Lakewood OH

Shoaf to speak with state legislators about equality in funding

By Sue Botos

Rocky River

Rocky River school Superintendent Michael Shoaf will speak to state Rep. Nan Baker and state Sen. Tom Patton this week regarding what he feels is a discrepancy in how the state funds public and private schools.

“We get $499 per student from the state and I’m advocating that we should get the same as private schools,” Shoaf stated at a recent school board committee session. He noted that nonpublic schools receive $1,000 per pupil from Columbus.

“This is not a big ticket to the state, but it is to us. It’s only fair. We’re all held to the same standards,” he added.

Shoaf told West Life that when the state established its minimum per-pupil funding, Rocky River ended up as one of 33 districts in the state falling below the private school amount.

District Treasurer Greg Markus added that under a formula set up years ago, the per-student payment is figured by taking a district’s property valuation, and subtracting 23 mills. Then, due to state cutbacks of school funding and other issues, those amounts were frozen. “Our property evaluation is high, so we won’t get an increase,” he stated.

The exact reason why private schools receive state money is murky, but Markus said it has do with the fact that many parents of private school students, such as those going to St. Christopher School, live in the city where their child’s school is located, and pay the taxes for public schools.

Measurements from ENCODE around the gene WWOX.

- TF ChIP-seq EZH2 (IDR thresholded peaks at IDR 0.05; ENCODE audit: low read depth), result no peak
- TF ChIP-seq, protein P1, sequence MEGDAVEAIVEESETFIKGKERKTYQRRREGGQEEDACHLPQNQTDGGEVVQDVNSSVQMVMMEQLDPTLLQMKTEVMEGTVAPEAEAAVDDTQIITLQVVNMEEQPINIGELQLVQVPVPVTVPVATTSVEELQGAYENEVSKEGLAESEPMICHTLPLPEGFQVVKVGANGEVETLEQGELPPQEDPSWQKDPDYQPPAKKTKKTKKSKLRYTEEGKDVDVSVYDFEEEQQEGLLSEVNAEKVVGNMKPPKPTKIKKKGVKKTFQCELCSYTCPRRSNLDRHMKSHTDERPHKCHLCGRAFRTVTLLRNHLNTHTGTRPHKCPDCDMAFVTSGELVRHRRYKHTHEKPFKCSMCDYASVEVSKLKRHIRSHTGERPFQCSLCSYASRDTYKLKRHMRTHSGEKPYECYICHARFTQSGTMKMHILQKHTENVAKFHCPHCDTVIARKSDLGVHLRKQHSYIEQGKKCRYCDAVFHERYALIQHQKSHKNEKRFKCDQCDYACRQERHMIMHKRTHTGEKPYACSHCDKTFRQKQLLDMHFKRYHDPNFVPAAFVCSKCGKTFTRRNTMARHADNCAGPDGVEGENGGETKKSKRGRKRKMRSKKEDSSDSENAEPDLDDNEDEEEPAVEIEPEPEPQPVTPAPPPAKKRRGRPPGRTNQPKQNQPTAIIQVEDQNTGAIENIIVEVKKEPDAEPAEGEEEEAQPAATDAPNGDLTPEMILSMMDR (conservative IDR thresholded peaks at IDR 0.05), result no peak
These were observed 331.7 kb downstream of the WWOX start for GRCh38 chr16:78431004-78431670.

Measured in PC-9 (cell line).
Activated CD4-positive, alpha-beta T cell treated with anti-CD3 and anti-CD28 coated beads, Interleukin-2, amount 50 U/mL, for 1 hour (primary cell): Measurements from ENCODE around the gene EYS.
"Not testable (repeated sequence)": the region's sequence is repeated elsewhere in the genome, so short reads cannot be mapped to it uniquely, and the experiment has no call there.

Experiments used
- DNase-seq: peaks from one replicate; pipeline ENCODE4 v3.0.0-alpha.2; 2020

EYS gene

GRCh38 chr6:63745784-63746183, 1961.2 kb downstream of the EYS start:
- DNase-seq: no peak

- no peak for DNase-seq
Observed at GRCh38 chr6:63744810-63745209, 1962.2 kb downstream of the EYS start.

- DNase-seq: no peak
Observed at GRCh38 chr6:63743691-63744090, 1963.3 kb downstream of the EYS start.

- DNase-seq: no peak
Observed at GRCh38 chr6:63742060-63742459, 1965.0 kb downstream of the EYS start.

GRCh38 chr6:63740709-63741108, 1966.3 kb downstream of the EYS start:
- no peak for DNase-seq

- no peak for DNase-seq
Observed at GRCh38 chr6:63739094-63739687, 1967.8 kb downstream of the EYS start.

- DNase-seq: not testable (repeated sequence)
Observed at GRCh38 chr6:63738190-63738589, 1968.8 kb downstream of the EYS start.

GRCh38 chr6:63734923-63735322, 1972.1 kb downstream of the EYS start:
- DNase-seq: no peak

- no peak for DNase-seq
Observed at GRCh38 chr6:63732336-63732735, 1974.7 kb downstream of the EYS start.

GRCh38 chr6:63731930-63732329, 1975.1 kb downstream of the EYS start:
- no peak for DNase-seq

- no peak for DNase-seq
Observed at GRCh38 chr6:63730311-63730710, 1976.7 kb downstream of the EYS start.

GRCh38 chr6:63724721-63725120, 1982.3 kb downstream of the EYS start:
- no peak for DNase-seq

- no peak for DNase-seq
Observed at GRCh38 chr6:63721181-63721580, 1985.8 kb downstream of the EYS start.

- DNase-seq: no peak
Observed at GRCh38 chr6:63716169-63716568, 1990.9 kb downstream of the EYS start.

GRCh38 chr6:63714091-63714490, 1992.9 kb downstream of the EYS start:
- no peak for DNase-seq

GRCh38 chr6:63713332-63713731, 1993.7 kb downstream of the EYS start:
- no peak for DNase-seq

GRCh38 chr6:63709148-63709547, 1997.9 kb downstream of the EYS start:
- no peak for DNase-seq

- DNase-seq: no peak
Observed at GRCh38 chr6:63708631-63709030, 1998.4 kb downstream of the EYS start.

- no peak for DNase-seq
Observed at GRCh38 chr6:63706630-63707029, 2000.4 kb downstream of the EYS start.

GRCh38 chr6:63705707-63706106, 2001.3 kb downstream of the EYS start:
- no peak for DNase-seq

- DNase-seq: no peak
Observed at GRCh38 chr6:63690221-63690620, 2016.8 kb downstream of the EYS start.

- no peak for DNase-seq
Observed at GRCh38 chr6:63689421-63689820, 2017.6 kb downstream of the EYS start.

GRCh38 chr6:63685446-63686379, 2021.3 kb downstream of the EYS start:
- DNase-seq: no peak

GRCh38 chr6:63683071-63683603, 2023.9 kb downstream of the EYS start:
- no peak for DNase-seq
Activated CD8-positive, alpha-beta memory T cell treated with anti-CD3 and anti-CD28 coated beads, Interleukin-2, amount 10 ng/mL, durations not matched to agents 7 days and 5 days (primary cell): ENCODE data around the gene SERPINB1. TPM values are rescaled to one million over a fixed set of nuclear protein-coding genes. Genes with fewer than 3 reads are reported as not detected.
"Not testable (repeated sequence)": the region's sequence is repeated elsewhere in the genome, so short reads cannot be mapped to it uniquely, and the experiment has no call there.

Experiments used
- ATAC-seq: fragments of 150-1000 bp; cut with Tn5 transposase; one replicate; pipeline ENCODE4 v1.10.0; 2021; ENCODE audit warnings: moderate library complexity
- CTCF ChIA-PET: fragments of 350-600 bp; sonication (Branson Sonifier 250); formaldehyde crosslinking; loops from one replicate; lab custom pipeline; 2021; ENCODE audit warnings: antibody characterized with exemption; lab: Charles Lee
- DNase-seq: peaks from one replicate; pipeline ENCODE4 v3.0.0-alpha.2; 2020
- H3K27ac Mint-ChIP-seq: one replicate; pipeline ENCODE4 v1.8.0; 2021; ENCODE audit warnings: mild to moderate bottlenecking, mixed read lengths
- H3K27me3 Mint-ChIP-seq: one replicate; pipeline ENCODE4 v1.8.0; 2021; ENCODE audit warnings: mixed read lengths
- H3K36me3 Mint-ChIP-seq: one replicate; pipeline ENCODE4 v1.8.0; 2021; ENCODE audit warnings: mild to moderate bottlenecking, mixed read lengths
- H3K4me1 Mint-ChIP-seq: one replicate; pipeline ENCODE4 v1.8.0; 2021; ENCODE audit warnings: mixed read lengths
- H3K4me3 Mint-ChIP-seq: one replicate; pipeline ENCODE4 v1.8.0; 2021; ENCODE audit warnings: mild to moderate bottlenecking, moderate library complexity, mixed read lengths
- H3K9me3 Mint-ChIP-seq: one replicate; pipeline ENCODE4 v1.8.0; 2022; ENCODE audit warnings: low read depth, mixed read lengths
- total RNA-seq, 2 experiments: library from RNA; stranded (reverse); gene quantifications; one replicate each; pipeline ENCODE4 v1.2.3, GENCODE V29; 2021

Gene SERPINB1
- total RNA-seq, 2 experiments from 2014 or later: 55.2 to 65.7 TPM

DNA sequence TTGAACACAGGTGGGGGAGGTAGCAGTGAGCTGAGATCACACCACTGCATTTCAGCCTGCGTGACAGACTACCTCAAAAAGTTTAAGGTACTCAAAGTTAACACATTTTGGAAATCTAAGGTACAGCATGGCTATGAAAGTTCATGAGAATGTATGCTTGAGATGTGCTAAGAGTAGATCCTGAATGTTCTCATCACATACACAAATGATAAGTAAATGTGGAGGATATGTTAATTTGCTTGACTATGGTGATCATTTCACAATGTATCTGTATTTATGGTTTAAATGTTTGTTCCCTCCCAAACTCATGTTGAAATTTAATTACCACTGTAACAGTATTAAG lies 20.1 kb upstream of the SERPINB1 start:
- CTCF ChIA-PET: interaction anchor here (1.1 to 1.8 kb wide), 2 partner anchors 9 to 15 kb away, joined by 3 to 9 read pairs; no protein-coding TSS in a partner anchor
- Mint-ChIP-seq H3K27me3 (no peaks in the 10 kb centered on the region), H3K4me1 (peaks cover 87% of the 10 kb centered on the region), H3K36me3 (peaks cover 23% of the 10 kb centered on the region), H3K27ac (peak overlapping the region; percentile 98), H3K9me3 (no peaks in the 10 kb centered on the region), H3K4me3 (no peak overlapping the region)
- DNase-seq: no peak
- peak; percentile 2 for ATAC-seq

Markus has noted that under the new guidelines set by the state earlier this year, Rocky River’s property value per student has been calculated at $275,000, above the $250,000 limit for aid recently set by the state, so no additional state funds will be received over the next two fiscal years. However, the Orange district, with an excess of $400,000 of property value per student, will receive a 25 percent increase in state funding next year and a 7.3-percent hike in fiscal year 2015.

Westlake, with a student valuation of about $330,000, also will receive no extra help from the state over the next two fiscal years.

Markus said that school officials are still trying to determine the reasoning behind this, but he speculated that the Orange district may have more special needs students.

Combined with the $825,000 in cuts from the state in basic aid and the quick phasing out of the tangible personal property tax this year instead of 2017, the price-per-student inconsistency between public and private schools cuts deeper for the district. Shoaf, however, has stated that his lobbying will be for all of the 33 districts receiving less for each student than private schools.

“It’s not just about our bottom line, it’s about all schools,” he stated.

“We can talk about many other (financial) issues,” Shoaf stated, “but this is about fairness.”

School officials are hoping that Baker and Patton can sway the state legislature to see the schools’ side, as Baker did in 2011. At that time, the District 16 representative proposed a 20-percent cap on how much funding the state can cut from a district’s budget. At that time, Rocky River was slated to lose 76 percent of its state foundation funds.




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